Luxury seafood is sustainable and affordable this Christmas, says Marine Stewardship Council (MSC)

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UK shoppers rarely venture beyond the ‘big five’ fish – salmon, tuna, cod, prawns and haddock – but with sustainable, seasonal favourites like lobster, crab and caviar on sale for less than a fiver, Christmas is the ideal time to broaden their horizons, says the Marine Stewardship Council (MSC).

A YouGov survey for the seafood ecolabel found that nearly seven in 10 UK adults (69%) had bought fish to eat at home within the last month, but more than two thirds of those shoppers (69%) had stuck to three species or fewer, despite the wide range of fish and seafood available.  Salmon was most popular in the south and east of the UK, while cod was top choice in the north, west,* Wales and Northern Ireland. Haddock was most likely to be put in Scottish shopping baskets (see table below for full regional breakdown).

Toby Middleton, programme director for MSC in the UK, said: “Your favourite fish may depend on which part of the UK you come from, but what shoppers across the UK have in common is that they tend to put the same few species in their shopping baskets. Yet it’s easy to be a bit more adventurous – there’s a huge variety of seafood available on the high street, and if you look for the MSC ecolabel you can expand your repertoire with confidence, knowing that your fish has been sourced sustainably and is traceable from ocean to plate.”

New sustainable seafood on sale for Christmas

The festive period is an ideal time for shoppers to broaden their horizons, with many high street retailers selling seasonal favourites that have been MSC certified. These include whole lobsters at Lidl (£4.99, 350g), Waitrose (£6, 400g) and Tesco (£6, 400g), and lobster tails with garlic butter or thermidor butter at Aldi (£9.99, available from 21 Dec). This Christmas, UK shoppers can also buy MSC certified caviar for the first time (John West Lumpfish Caviar, retailers including Sainsbury’s, £2.50 for 50g) and John West Dressed Crab has also become MSC certified as sustainable (retailers including Waitrose, 98p, 43g).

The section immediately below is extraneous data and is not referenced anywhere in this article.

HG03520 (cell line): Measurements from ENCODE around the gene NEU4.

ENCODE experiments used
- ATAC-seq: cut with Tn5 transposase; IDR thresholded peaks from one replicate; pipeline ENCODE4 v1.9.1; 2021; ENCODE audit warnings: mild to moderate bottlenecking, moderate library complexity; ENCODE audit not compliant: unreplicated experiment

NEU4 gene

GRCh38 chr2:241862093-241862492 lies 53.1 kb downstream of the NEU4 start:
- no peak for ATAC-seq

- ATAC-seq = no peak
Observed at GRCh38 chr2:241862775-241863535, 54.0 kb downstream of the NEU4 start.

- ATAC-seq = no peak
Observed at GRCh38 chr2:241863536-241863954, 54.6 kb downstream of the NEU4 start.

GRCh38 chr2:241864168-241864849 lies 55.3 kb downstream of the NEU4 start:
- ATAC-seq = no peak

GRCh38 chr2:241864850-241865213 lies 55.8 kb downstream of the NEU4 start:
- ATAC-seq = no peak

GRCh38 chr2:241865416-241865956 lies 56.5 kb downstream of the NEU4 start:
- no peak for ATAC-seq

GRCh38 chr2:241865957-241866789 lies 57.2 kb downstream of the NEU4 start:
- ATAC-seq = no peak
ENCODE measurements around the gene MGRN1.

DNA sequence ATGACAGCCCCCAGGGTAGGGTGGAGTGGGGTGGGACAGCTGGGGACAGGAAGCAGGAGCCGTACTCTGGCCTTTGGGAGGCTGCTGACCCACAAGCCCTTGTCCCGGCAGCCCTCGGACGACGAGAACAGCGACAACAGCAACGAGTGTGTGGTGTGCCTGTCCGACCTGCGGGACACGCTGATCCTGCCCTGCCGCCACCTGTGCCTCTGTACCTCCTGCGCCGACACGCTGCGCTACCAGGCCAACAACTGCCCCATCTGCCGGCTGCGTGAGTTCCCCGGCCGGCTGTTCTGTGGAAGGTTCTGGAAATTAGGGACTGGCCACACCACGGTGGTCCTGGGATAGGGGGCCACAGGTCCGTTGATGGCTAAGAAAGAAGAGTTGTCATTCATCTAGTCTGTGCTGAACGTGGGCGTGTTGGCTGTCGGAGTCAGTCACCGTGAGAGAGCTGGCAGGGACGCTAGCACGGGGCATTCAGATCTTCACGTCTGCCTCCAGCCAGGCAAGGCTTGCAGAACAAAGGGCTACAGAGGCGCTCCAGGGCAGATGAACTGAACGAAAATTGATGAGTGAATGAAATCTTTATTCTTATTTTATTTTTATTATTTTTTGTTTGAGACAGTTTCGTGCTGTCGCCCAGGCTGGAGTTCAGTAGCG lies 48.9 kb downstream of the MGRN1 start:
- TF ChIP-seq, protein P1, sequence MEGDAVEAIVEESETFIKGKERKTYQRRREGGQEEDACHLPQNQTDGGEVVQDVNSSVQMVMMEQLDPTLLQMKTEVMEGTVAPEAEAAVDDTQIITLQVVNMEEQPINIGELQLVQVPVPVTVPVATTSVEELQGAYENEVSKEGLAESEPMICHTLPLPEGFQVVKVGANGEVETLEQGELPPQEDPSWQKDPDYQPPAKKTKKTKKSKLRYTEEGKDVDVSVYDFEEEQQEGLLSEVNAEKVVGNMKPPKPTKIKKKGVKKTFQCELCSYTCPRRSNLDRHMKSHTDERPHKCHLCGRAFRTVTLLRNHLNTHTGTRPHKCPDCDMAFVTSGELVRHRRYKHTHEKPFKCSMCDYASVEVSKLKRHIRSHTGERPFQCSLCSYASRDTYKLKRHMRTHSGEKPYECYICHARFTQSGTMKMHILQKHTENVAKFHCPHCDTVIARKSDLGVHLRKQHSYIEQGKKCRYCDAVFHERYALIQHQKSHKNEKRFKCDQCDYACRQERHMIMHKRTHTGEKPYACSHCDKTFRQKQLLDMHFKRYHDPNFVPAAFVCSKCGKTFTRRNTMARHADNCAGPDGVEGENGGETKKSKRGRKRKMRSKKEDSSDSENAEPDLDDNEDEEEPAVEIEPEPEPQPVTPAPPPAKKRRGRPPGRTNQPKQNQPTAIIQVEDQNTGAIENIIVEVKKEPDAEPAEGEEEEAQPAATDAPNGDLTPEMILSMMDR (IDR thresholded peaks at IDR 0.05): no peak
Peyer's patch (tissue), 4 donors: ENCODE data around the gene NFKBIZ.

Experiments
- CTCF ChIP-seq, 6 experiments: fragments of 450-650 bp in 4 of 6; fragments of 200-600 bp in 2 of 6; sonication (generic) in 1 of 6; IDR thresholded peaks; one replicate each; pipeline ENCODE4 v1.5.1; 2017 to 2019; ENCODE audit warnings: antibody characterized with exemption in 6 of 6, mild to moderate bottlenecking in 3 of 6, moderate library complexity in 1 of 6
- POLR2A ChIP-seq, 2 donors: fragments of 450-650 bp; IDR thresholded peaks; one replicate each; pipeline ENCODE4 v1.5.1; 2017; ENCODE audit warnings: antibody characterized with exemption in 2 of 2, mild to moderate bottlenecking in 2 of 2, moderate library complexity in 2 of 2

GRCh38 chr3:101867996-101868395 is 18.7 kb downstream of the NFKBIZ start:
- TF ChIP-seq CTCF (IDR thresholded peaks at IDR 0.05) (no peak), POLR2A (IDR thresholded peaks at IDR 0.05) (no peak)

“Lobster, crab and caviar have long been considered luxuries, but for the last couple of Christmases we’ve seen UK retailers selling them at lower prices. What’s different this year is that more of these products have been MSC certified, so now they’re sustainable and affordable,” added Middleton.

Year-round, UK shoppers can choose from 25 different fish and seafood species that have been MSC certified as sustainable, including white fish such as pollock and plaice, oily fish like herring and sardines, and shellfish including scallops and mussels, as well as less familiar species such as redfish. By choosing products that carry the MSC ecolabel, shoppers reward the fisheries that are committed to sustainable sourcing, and incentivise others to improve their practices, helping to ensure that our oceans are safeguarded for the future.

UK adults who bought most popular species to eat at home in previous month (top choice for each region in bold):

Region Salmon Tuna Cod Haddock Prawns/ shrimp Didn’t buy fish Bought 3 or fewer species Bought 5 or more species
All UK

34%

27%

31%

20%

21%

31%

69%

16%

England

34%

26%

31%

19%

21%

32%

68%

15%

Wales

37%

34%

39%

19%

19%

24%

74%

14%

Scotland

32%

30%

19%

36%

22%

28%

74%

14%

Northern Ireland

25%

29%

42%

16%

23%

19%

Sample too small

Sample too small

North East

19%

17%

24%

13%

22%

33%

86%

10%

North West

28%

23%

33%

16%

18%

32%

76%

8%

Yorkshire &Humber

29%

25%

30%

27%

17%

34%

73%

16%

East Midlands

33%

25%

32%

25%

20%

30%

70%

13%

West Midlands

30%

22%

33%

13%

16%

45%

70%

13%

East of England

41%

28%

32%

16%

23%

29%

60%

20%

London

45%

29%

32%

17%

20%

28%

60%

17%

South East

37%

32%

30%

22%

31%

29%

64%

21%

South West

32%

28%

33%

17%

19%

33%

71%

16%

*West refers to North West, South West, West Midlands. Regionalised figures are also available for pollock, mackerel, trout, sardines, sole, plaice, crab, herrings/kippers, other species.